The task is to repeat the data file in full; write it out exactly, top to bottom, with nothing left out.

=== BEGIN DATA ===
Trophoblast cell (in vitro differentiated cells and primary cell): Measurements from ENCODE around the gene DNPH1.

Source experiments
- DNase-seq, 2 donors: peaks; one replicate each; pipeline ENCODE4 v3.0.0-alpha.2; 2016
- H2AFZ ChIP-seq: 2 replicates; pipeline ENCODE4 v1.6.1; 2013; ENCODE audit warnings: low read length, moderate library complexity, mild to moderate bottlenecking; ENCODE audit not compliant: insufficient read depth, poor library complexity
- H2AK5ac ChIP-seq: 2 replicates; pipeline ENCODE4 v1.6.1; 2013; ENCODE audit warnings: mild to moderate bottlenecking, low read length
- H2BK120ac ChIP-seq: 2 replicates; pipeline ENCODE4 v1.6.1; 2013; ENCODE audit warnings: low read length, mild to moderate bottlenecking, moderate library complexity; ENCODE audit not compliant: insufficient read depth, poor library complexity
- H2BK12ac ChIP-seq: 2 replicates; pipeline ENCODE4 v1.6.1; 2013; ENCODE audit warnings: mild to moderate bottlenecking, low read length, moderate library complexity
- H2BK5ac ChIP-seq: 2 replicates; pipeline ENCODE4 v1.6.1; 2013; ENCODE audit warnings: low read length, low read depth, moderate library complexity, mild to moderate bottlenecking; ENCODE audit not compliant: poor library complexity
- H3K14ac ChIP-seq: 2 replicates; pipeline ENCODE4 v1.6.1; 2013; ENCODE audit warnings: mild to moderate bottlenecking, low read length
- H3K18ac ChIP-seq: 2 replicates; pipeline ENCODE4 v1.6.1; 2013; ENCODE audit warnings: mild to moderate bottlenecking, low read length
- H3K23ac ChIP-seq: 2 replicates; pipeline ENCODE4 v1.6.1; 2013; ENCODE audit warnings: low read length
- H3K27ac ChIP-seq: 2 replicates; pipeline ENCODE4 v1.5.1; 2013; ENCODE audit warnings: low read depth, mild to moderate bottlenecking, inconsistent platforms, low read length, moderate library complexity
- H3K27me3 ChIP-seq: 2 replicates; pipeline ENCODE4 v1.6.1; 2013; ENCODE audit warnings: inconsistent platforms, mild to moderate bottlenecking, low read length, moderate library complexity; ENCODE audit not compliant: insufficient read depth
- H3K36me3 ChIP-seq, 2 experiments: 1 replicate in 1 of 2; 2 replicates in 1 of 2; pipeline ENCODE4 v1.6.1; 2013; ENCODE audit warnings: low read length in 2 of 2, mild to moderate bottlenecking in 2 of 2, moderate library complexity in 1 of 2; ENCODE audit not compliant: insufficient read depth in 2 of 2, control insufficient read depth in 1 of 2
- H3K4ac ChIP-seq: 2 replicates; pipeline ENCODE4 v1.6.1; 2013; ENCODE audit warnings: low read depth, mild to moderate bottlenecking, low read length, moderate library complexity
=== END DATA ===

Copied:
Trophoblast cell (in vitro differentiated cells and primary cell): Measurements from ENCODE around the gene DNPH1.

Source experiments
- DNase-seq, 2 donors: peaks; one replicate each; pipeline ENCODE4 v3.0.0-alpha.2; 2016
- H2AFZ ChIP-seq: 2 replicates; pipeline ENCODE4 v1.6.1; 2013; ENCODE audit warnings: low read length, moderate library complexity, mild to moderate bottlenecking; ENCODE audit not compliant: insufficient read depth, poor library complexity
- H2AK5ac ChIP-seq: 2 replicates; pipeline ENCODE4 v1.6.1; 2013; ENCODE audit warnings: mild to moderate bottlenecking, low read length
- H2BK120ac ChIP-seq: 2 replicates; pipeline ENCODE4 v1.6.1; 2013; ENCODE audit warnings: low read length, mild to moderate bottlenecking, moderate library complexity; ENCODE audit not compliant: insufficient read depth, poor library complexity
- H2BK12ac ChIP-seq: 2 replicates; pipeline ENCODE4 v1.6.1; 2013; ENCODE audit warnings: mild to moderate bottlenecking, low read length, moderate library complexity
- H2BK5ac ChIP-seq: 2 replicates; pipeline ENCODE4 v1.6.1; 2013; ENCODE audit warnings: low read length, low read depth, moderate library complexity, mild to moderate bottlenecking; ENCODE audit not compliant: poor library complexity
- H3K14ac ChIP-seq: 2 replicates; pipeline ENCODE4 v1.6.1; 2013; ENCODE audit warnings: mild to moderate bottlenecking, low read length
- H3K18ac ChIP-seq: 2 replicates; pipeline ENCODE4 v1.6.1; 2013; ENCODE audit warnings: mild to moderate bottlenecking, low read length
- H3K23ac ChIP-seq: 2 replicates; pipeline ENCODE4 v1.6.1; 2013; ENCODE audit warnings: low read length
- H3K27ac ChIP-seq: 2 replicates; pipeline ENCODE4 v1.5.1; 2013; ENCODE audit warnings: low read depth, mild to moderate bottlenecking, inconsistent platforms, low read length, moderate library complexity
- H3K27me3 ChIP-seq: 2 replicates; pipeline ENCODE4 v1.6.1; 2013; ENCODE audit warnings: inconsistent platforms, mild to moderate bottlenecking, low read length, moderate library complexity; ENCODE audit not compliant: insufficient read depth
- H3K36me3 ChIP-seq, 2 experiments: 1 replicate in 1 of 2; 2 replicates in 1 of 2; pipeline ENCODE4 v1.6.1; 2013; ENCODE audit warnings: low read length in 2 of 2, mild to moderate bottlenecking in 2 of 2, moderate library complexity in 1 of 2; ENCODE audit not compliant: insufficient read depth in 2 of 2, control insufficient read depth in 1 of 2
- H3K4ac ChIP-seq: 2 replicates; pipeline ENCODE4 v1.6.1; 2013; ENCODE audit warnings: low read depth, mild to moderate bottlenecking, low read length, moderate library complexity